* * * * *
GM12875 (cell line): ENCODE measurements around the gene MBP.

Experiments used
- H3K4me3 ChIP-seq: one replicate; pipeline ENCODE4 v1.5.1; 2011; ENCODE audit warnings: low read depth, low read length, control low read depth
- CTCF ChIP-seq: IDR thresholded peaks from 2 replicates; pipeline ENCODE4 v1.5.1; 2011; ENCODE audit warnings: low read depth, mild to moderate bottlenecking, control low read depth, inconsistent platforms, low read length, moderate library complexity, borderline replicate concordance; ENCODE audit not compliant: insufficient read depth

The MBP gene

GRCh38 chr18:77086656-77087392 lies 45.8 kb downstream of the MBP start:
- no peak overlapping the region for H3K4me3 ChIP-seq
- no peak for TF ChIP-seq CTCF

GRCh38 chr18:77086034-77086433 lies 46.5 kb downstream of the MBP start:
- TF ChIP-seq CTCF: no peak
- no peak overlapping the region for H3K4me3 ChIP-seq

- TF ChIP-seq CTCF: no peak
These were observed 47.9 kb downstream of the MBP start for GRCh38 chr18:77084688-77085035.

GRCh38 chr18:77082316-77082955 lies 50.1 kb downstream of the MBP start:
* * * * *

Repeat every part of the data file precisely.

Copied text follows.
GM12875 (cell line): ENCODE measurements around the gene MBP.

Experiments used
- H3K4me3 ChIP-seq: one replicate; pipeline ENCODE4 v1.5.1; 2011; ENCODE audit warnings: low read depth, low read length, control low read depth
- CTCF ChIP-seq: IDR thresholded peaks from 2 replicates; pipeline ENCODE4 v1.5.1; 2011; ENCODE audit warnings: low read depth, mild to moderate bottlenecking, control low read depth, inconsistent platforms, low read length, moderate library complexity, borderline replicate concordance; ENCODE audit not compliant: insufficient read depth

The MBP gene

GRCh38 chr18:77086656-77087392 lies 45.8 kb downstream of the MBP start:
- no peak overlapping the region for H3K4me3 ChIP-seq
- no peak for TF ChIP-seq CTCF

GRCh38 chr18:77086034-77086433 lies 46.5 kb downstream of the MBP start:
- TF ChIP-seq CTCF: no peak
- no peak overlapping the region for H3K4me3 ChIP-seq

- TF ChIP-seq CTCF: no peak
These were observed 47.9 kb downstream of the MBP start for GRCh38 chr18:77084688-77085035.

GRCh38 chr18:77082316-77082955 lies 50.1 kb downstream of the MBP start: